If he was sensible, he would be in love with Claire, although it would be equally as hopeless, and equally as doomed. She’s beautiful (or so he’s been told) and whipsmart and she can keep a secret like nobody he’s ever met, and whatever she’s running from, it’s bad. It’s very, very bad. If he loved her, he could tell people, get a sympathetic pat on the back and be told that there’s four million girls in New York City, and he’ll meet the right one for him, if he gives it enough time. Except time is something he’s rapidly running out of, and he liked kissing her well enough, liked her, likes her, but he knows better than anyone what it is he wants. What it is he can’t have.
“You’re going to die doing this,” says Claire, and that line is drawn stark in the sand between them, and no wave is ever coming in to wash it away. He doesn’t blame her, not for a second. She is a good woman, the best, and he is punishment enough for a lifetime’s worth of sins. She deserves better, and she knows it. He can’t fault her for that. If anything, it only makes him love her more, just not-- like that.
But if he was better, if he could, it would be Claire’s voice he dreams of, or Karen’s, when he thinks idly of the last thing he hopes he ever hears. Or, perhaps, more accurately, second to last, because he can’t think of anything worse than Foggy having to watch him die. He’s going to die doing this, and he knows it, and he can’t bring himself to be sorry. He’s only sorry for what will be left in his wake, but, in a sense, that’s unavoidable. Everybody dies. Everybody.
That’s a lesson Matt Murdock learnt young.
x. “You know that I know, right,” says Foggy, casually, like he hasn’t just shot Matt right in the fucking heart, and Matt doesn’t even bother saying what.
“I would never-- I don’t expect anything,” says Matt, and Foggy shakes his head, his heart beating steady, his breathing normal, and Matt would cut a finger off his hand himself to be able to see Foggy’s facial expression right now, it’s so frustrating he could scream from it if his throat didn’t feel like it was closing up, so he doesn’t, just sits there waiting for the axe to fall.
“I wish that you would, you idiot,” says Foggy, and his voice is so, so kind.
“What?” says Matt, giving up on not bothering, and Foggy snorts, inches a little closer to him on the couch.
“I told you were hot within thirty seconds of meeting you, Murdock, you are so slow on the uptake, God,” says Foggy, and then he’s kissing him, kissing Matt’s mouth like he’ll die if he won’t get it, and it feels so good, and it feels so wrong, and Matt hates himself that when he pushes through the feeling of wrongness that he wants it more than anything he’s ever wanted in his whole life.
“Are you-- you’re Catholic. Is... this?” says Foggy, clearly not knowing how to ask politely, and Matt nods, then shakes his head. (It matches his shaking hands.)
“I want to. Believe me, Fog, I want to. It just-- it makes me-- you might have to wait a while--”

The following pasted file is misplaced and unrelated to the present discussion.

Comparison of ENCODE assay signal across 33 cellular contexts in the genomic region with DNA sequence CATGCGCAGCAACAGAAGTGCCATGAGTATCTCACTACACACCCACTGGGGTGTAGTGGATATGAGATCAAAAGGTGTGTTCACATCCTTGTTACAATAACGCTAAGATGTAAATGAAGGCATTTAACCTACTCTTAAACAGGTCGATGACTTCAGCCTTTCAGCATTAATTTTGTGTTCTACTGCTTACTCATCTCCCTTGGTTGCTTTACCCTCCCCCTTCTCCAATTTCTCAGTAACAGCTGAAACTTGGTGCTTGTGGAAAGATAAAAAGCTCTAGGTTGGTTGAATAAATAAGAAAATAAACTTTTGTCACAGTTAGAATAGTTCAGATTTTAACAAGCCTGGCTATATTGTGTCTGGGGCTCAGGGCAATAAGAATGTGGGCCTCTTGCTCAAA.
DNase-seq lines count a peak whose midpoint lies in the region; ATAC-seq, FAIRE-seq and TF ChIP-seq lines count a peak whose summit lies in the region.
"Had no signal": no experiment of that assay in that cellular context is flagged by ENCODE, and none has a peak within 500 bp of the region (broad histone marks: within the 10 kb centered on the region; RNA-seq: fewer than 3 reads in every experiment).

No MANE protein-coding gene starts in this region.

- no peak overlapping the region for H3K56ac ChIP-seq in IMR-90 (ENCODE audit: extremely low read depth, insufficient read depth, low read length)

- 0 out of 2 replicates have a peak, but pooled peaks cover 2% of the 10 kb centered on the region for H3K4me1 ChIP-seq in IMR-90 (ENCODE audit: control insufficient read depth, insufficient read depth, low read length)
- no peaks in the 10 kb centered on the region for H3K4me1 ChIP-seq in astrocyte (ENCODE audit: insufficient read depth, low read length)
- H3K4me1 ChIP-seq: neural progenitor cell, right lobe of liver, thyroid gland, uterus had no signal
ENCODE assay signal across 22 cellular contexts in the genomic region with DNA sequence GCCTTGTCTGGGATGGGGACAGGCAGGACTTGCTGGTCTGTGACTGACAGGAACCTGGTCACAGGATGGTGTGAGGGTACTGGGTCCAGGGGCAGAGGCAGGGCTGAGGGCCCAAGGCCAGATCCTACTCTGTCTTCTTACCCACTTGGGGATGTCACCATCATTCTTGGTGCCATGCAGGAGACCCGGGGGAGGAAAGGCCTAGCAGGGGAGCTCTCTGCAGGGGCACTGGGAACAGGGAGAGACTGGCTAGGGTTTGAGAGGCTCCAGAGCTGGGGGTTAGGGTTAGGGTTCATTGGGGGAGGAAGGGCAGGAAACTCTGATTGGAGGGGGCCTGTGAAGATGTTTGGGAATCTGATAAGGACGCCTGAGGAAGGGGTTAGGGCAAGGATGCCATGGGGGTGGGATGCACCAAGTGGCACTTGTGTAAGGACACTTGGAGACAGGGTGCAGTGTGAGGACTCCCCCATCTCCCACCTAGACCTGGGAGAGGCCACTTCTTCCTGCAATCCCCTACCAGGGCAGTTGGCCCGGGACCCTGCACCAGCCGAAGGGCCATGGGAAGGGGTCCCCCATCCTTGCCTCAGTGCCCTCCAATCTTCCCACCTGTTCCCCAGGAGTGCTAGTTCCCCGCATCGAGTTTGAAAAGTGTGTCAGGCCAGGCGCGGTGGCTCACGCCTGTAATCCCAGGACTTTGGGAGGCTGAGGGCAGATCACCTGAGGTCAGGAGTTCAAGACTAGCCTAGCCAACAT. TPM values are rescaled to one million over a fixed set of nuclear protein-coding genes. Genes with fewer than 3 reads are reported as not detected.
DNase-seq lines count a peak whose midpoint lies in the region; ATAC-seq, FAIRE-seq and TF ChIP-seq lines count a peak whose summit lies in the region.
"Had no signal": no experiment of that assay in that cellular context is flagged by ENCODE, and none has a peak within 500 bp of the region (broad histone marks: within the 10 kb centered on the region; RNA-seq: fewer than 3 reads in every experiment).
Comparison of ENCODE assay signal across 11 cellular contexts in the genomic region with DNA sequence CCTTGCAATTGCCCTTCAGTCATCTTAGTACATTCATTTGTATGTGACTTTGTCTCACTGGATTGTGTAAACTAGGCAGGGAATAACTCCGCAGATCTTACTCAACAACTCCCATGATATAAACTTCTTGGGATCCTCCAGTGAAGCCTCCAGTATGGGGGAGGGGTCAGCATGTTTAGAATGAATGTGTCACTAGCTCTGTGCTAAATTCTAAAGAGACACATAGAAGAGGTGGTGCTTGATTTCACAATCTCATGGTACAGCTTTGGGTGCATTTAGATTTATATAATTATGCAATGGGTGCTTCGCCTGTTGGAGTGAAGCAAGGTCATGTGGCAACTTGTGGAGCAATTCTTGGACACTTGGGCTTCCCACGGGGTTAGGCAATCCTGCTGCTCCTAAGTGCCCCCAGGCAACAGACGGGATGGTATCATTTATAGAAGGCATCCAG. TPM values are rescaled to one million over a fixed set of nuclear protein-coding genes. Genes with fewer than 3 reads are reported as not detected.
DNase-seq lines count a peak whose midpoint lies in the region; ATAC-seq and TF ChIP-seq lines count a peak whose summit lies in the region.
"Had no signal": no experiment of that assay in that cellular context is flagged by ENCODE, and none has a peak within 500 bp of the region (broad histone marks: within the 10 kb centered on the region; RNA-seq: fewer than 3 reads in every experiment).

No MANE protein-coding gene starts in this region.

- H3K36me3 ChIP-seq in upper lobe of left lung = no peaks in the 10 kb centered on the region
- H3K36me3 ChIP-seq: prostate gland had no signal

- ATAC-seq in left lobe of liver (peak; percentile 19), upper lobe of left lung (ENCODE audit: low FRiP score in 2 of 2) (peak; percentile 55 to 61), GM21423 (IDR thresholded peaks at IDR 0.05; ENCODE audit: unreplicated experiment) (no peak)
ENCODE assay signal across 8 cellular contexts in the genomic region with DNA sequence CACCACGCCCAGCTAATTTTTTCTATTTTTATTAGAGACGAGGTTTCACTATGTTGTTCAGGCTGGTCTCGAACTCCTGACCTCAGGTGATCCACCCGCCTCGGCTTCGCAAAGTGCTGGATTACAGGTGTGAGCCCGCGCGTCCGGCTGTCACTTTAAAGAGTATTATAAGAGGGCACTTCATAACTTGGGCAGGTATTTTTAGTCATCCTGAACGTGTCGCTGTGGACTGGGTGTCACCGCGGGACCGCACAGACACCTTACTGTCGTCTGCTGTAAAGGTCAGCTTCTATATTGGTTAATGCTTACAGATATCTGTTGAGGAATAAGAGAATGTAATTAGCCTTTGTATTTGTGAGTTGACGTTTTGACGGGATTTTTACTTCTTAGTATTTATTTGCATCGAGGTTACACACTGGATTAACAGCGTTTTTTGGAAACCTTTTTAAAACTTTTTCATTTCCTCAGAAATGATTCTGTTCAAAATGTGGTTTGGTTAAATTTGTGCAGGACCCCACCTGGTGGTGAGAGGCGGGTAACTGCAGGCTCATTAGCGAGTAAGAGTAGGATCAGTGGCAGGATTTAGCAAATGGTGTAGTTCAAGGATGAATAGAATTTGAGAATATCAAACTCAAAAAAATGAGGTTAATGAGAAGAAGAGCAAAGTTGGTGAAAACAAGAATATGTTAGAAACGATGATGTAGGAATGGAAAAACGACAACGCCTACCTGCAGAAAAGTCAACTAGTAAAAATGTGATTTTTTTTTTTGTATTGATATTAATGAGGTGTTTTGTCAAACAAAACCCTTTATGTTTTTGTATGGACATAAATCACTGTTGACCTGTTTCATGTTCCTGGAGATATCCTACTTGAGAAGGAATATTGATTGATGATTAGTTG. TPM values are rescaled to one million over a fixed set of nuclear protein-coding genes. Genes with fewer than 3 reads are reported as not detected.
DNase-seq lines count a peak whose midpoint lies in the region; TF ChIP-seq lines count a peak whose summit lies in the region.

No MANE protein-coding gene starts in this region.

“Before I get you into bed? I’ve waited seven years, Matt, I think I can manage to wait a little more.”
“You’re being understanding, and you shouldn’t be,” says Matt, sick with self-loathing, and Foggy, inexplicably, laughs.
“This is so you,” says Foggy, fondly, “Trying to argue me out of being in love with you. Trying to give back something freely given out of guilt. It’s not going to work, man, so you might as well quit it right now. I’m gonna kiss you in the most PG-13 way imaginable tonight and then I’m going to take you on a lot of dates and buy you flowers and appreciate how handsome you are when you blush, like you are right now, it’s really something, honestly.”
“You’re so beautiful,” whispers Matt, and the uptick in Foggy’s heartbeat tells Matt that he doesn’t believe him, but he likes to hear it anyway.
“That makes two of us,” says Foggy, cheerfully, “So shut up and kiss me, I’ve had to listen to you argue all day in court as it is.”
Foggy is as good as his word, that night and the next and the next and the next, and Matt keeps waiting for the other shoe to drop, for the feeling of guilt and shame in his chest to crumble into dust. But the other shoe never drops and that feeling erodes but it doesn’t crumble, and he makes himself be brave, tells Father Lantom about it, Karen, then, eventually, Foggy, and he learns that it’s normal, that some guilt isn’t solely Catholic, and some guilt is guilt he doesn’t need to carry, or, at least, carry alone. He lives and he keeps living and justice is not a woman, is not Foggy, is not him, but something intangible, unreachable, a goalpost always moving, a promise he never quite manages to keep, and Daredevil must be, also, inhuman and unknowable, the only part of Matt permitted to transcend, a sacred thing Matt pays for in blood and body, a thing beyond.
“Let me hold the door open for you, like a goddamn gentleman,” says Foggy, brilliant, beautiful, utterly human Foggy, and perhaps, maybe, just this once, Matt gets to be human. Maybe, just this once, Matt just gets to be a man, and not a mask. Maybe, just this once, Matt gets to be a person and not a punishment.
“No one who grabs my ass like that is a gentleman,” says Matt, mildly, and it’s enough to know that Foggy’s smiling, that he can hear it in his voice. For once, Matt is enough.